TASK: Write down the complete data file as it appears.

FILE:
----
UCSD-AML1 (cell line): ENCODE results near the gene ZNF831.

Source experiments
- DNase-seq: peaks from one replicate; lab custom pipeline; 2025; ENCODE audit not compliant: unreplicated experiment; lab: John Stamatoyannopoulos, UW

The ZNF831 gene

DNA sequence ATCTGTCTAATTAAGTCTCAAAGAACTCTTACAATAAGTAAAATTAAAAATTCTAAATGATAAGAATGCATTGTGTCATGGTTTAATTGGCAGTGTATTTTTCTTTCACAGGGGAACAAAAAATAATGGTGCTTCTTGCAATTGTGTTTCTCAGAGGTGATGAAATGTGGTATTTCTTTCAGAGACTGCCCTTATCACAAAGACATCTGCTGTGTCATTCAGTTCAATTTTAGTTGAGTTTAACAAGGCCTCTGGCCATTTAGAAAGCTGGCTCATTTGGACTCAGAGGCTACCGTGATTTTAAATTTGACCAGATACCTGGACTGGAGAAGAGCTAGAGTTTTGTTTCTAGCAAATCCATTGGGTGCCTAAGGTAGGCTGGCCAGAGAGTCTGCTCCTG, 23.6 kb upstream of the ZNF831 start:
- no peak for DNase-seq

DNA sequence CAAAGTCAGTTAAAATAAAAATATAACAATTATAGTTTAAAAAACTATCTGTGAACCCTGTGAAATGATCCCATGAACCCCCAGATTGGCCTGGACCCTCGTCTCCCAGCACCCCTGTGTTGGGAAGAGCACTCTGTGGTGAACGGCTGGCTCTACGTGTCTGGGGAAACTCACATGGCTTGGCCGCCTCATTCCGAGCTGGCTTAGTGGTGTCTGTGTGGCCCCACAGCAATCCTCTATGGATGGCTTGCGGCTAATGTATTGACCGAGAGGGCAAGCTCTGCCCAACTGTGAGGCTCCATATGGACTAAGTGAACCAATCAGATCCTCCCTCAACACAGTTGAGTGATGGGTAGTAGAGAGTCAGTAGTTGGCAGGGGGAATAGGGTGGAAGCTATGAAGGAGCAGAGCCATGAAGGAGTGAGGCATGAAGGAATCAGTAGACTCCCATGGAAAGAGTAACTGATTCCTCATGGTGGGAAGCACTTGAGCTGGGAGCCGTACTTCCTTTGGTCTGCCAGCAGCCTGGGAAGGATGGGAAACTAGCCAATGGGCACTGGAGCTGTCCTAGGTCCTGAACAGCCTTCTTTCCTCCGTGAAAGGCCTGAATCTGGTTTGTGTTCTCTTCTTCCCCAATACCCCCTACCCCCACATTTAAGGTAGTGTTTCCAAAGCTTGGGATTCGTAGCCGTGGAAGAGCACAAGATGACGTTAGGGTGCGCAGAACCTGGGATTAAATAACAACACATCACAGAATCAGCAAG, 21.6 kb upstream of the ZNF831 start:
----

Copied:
UCSD-AML1 (cell line): ENCODE results near the gene ZNF831.

Source experiments
- DNase-seq: peaks from one replicate; lab custom pipeline; 2025; ENCODE audit not compliant: unreplicated experiment; lab: John Stamatoyannopoulos, UW

The ZNF831 gene

DNA sequence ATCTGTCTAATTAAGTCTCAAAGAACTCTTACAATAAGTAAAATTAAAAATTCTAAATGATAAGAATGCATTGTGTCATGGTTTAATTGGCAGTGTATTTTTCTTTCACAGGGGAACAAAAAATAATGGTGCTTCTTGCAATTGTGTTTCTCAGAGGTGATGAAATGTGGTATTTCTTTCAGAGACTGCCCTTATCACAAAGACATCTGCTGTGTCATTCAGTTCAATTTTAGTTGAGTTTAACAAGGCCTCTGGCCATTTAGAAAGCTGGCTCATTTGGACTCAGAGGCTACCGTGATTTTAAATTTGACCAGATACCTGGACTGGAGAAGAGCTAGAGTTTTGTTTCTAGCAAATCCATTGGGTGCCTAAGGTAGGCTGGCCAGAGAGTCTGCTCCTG, 23.6 kb upstream of the ZNF831 start:
- no peak for DNase-seq

DNA sequence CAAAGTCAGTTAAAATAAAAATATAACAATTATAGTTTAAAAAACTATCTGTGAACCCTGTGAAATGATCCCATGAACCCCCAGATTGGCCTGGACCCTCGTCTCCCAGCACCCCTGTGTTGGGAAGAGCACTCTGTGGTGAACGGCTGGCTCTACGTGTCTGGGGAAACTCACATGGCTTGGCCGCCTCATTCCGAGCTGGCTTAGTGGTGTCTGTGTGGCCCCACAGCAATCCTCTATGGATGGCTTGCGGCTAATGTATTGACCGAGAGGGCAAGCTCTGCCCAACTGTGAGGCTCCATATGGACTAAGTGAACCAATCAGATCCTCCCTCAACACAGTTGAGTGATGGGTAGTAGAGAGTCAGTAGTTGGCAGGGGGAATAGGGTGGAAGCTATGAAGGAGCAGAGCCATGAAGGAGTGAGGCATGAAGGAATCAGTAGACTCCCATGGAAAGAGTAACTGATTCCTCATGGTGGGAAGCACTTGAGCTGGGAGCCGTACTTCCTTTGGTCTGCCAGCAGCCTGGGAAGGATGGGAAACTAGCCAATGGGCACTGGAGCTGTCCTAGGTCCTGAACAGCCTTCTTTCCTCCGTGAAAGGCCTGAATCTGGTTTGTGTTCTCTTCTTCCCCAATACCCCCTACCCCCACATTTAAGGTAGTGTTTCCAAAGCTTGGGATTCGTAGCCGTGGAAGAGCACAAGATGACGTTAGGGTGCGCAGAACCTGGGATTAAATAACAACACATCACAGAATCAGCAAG, 21.6 kb upstream of the ZNF831 start: